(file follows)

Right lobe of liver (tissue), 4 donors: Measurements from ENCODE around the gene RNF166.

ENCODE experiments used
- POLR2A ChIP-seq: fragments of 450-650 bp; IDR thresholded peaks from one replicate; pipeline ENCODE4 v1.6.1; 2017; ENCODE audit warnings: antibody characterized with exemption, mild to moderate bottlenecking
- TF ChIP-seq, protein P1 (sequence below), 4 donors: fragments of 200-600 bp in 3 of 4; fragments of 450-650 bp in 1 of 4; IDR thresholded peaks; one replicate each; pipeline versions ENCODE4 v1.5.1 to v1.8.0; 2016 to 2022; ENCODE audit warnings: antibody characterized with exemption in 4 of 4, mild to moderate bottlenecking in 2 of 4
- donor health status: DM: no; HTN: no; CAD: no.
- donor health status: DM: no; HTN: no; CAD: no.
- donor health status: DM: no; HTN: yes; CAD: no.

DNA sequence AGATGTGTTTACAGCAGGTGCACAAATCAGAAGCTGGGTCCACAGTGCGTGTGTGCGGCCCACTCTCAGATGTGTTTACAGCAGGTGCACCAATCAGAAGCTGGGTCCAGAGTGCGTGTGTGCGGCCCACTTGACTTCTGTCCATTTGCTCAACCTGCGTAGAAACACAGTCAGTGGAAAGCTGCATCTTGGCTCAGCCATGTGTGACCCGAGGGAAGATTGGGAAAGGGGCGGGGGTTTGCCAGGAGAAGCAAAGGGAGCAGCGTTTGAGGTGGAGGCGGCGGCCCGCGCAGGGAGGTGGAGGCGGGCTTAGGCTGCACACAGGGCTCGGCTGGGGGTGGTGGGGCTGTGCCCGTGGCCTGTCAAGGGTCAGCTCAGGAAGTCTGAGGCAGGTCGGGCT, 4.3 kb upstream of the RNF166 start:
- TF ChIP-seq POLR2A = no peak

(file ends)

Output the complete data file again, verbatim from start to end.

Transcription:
Right lobe of liver (tissue), 4 donors: Measurements from ENCODE around the gene RNF166.

ENCODE experiments used
- POLR2A ChIP-seq: fragments of 450-650 bp; IDR thresholded peaks from one replicate; pipeline ENCODE4 v1.6.1; 2017; ENCODE audit warnings: antibody characterized with exemption, mild to moderate bottlenecking
- TF ChIP-seq, protein P1 (sequence below), 4 donors: fragments of 200-600 bp in 3 of 4; fragments of 450-650 bp in 1 of 4; IDR thresholded peaks; one replicate each; pipeline versions ENCODE4 v1.5.1 to v1.8.0; 2016 to 2022; ENCODE audit warnings: antibody characterized with exemption in 4 of 4, mild to moderate bottlenecking in 2 of 4
- donor health status: DM: no; HTN: no; CAD: no.
- donor health status: DM: no; HTN: no; CAD: no.
- donor health status: DM: no; HTN: yes; CAD: no.

DNA sequence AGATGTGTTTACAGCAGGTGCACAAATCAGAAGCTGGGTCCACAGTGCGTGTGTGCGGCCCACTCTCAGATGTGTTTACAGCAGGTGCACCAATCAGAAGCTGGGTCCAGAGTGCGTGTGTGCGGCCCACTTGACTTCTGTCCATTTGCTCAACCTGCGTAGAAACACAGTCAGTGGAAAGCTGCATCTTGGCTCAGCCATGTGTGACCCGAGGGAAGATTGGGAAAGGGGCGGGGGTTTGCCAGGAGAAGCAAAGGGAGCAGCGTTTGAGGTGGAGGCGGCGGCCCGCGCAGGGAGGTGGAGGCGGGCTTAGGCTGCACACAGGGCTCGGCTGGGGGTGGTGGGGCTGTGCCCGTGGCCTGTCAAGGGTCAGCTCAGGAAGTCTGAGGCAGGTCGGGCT, 4.3 kb upstream of the RNF166 start:
- TF ChIP-seq POLR2A = no peak